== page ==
We live in a competitive era where meeting customers expectations and demands is the key for winning over your competition. Digital media is the battlefield and fast release cycle if your weapon. The need to release software at a rapid pace requires continuous integration (CI) and deployment (CD) is key to drive the frequency in which code is pushed to production.
Throughout this process, it is important for testing to start right from the requirements phase and continue all the way till production deployment and monitoring. This is what we call “Continuous Testing” (CT). Automation is a vital component of CT and starts early in the software development lifecycle. here have been various challenges related to test automation in a CT/CI/CD environment such as skill set, authoring, execution and scaling of automated tests. But the biggest challenge that still continues to haunt teams is the challenge of Maintenance.
For example – Say the team has written 500 tests. The next day, they come in only to find out that, half of them have failed due to multiple factors. They slowly start realizing that, this is a regular occurrence and they have been spending about half their time just trying to fix these failed tests. Does this ring a bell?
These failures are a result of the agile methodologies organization use today and constant changes the developers makes to the application under test (AUT). They are usually related to the use of static locators in the application where a developer changes the name, id or another attribute of an element and the tests immediately break due to this change. As a result, testers have to try troubleshooting the problem by identifying which element has changed, then update the test scripts accordingly and re-run the test to ensure it passes. There is a lot of wastage of cost, time and effort.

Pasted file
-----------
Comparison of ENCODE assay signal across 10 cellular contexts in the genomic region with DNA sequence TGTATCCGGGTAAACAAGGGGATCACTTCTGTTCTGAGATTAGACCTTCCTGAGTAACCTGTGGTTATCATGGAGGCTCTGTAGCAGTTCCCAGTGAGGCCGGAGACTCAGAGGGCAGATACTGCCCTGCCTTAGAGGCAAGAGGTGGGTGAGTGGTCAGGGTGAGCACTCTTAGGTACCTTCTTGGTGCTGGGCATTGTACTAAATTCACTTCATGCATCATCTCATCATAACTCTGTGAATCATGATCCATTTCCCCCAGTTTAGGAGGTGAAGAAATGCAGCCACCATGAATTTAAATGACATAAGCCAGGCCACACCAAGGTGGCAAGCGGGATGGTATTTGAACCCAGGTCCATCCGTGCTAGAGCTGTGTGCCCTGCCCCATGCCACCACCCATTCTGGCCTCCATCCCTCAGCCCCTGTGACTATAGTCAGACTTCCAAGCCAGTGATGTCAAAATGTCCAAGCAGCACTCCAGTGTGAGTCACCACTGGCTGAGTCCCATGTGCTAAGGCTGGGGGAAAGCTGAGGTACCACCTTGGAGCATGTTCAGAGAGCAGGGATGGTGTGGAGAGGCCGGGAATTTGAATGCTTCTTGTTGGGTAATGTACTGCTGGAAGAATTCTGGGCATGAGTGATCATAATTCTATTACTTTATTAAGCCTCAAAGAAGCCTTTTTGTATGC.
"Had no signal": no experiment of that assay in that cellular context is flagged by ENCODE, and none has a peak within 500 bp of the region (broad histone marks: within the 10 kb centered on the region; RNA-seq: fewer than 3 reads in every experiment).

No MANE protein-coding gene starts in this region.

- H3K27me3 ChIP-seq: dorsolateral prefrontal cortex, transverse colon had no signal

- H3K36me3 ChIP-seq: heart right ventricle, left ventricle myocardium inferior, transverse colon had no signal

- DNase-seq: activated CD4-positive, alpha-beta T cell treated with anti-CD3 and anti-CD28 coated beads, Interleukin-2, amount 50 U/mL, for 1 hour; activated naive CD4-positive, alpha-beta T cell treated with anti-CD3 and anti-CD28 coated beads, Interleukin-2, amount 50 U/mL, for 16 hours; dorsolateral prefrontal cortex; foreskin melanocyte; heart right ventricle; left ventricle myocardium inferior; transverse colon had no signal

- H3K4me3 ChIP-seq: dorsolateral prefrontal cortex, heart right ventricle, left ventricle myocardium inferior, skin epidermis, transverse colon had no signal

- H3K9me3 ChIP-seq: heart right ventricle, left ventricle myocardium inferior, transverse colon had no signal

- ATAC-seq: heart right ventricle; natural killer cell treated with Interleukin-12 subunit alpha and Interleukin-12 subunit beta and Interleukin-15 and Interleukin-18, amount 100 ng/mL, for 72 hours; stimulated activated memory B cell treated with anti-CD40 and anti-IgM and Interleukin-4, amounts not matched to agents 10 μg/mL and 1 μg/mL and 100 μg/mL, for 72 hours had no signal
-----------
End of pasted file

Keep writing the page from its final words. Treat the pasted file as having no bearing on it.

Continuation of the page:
I’ve recently seen an innovative approach to that challenge using “Dynamic Locators”. This is a strategy where we get multiple attributes for every single element of the AUT we interact through our tests and create a list of location strategies. So when the test runs and detects a change in the element property, it can look for the next best location strategy from the list; instead of failing. Thus making the test adaptive to the changes in the AUT. For example – If a developer changes the name of a “Login” button to “Submit”, instead of the test breaking due to this change, the test looks for the next best location strategy of the button which could be id, class, tag or any other attribute which has already been extracted from the Document Object Model (DOM). This is how Dynamic Locators can help in creating more stable tests. As a result of this, the authoring and execution of the test is really fast and far less time is spent on maintaining the tests.
Testim.io , for example, utilizes Dynamic Locators and helps in easy authoring, execution and maintenance of automated tests. The Artificial Intelligence (AI) underneath the hood, analyzes the DOM in real time and extracts all the object trees and properties. Finally, the AI decides the best location strategy to locate a particular element based on this analysis, as it has already extracted multiple attributes for each element. It also supports cross browser testing using the same location strategy. In fact, they have a webinar coming up and I will speaking on the same topic. Check it out here – Not Another Browser Version… Continuous Cross Browser Testing for a Changing World
In summary, as we go through the continuous testing cycle, it is important to pay attention to problems due to maintenance; take corrective actions immediately and prevent this being a bottleneck for faster release cycles.